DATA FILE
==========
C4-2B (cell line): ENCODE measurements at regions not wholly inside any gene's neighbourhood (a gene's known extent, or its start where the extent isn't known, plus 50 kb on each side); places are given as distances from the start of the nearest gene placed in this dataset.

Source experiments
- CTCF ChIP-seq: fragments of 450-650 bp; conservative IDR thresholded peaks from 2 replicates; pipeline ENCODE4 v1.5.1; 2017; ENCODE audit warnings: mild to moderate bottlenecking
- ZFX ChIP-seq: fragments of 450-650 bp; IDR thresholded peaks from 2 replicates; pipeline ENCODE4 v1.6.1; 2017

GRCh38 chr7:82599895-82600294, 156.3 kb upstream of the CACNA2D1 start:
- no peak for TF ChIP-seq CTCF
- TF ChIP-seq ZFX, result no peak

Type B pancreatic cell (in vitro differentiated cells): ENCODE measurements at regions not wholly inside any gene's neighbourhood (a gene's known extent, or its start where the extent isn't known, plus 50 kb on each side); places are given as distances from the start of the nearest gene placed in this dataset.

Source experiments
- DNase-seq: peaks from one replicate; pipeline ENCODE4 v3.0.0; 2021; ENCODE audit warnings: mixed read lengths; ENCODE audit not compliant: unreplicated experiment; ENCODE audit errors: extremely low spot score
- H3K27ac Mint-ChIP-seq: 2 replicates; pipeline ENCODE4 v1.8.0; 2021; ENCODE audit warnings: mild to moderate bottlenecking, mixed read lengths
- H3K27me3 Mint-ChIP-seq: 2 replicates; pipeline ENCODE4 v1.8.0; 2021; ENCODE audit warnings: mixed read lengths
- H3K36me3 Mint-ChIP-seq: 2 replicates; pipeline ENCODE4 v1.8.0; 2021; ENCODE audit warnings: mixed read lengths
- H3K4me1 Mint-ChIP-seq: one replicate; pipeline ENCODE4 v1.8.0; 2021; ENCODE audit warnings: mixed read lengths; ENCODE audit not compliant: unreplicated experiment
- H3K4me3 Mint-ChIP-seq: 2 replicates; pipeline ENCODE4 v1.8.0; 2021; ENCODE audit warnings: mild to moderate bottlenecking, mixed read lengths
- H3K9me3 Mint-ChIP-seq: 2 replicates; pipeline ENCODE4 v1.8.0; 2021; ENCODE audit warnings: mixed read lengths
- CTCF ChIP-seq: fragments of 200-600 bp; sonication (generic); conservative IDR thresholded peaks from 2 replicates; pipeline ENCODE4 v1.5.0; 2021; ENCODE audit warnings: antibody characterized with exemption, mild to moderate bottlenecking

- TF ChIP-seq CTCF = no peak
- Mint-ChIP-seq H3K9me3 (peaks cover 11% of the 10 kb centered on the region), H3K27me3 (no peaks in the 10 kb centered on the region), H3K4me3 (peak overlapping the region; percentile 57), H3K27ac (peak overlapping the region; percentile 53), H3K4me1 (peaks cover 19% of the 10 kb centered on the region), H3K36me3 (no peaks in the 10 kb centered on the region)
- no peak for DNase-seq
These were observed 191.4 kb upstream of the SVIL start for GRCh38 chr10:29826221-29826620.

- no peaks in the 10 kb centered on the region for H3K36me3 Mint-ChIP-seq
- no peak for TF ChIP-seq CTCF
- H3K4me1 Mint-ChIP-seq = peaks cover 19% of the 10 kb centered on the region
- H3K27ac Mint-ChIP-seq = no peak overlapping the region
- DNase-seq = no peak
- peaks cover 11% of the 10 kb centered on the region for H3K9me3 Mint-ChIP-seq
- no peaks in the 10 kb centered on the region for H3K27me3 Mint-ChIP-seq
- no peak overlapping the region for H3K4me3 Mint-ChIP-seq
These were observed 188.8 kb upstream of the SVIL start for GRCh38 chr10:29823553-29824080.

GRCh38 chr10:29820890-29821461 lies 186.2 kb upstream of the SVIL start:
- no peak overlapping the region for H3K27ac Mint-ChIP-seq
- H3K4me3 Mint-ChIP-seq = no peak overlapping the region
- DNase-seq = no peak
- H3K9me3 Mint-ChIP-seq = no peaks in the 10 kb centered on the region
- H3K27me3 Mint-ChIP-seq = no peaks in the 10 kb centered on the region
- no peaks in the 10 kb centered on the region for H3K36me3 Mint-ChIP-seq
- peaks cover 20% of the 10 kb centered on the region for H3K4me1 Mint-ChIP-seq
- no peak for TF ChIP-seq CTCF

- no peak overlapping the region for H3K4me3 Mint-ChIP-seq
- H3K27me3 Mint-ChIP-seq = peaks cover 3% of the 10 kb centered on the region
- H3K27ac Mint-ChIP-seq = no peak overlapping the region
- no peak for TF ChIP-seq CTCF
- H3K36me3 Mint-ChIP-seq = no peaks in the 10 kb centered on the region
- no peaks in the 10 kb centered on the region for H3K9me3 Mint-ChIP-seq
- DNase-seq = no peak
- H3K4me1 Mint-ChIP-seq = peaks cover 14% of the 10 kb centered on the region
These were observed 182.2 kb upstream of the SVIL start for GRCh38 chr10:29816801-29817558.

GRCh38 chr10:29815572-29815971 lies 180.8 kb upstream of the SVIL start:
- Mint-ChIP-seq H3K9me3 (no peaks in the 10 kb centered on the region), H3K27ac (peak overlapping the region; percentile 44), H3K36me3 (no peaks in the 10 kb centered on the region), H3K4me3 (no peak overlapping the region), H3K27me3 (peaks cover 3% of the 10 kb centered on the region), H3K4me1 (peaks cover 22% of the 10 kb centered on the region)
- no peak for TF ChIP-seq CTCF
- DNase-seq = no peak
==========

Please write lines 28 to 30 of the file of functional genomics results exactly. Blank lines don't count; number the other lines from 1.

- no peaks in the 10 kb centered on the region for H3K27me3 Mint-ChIP-seq
- no peak overlapping the region for H3K4me3 Mint-ChIP-seq
These were observed 188.8 kb upstream of the SVIL start for GRCh38 chr10:29823553-29824080.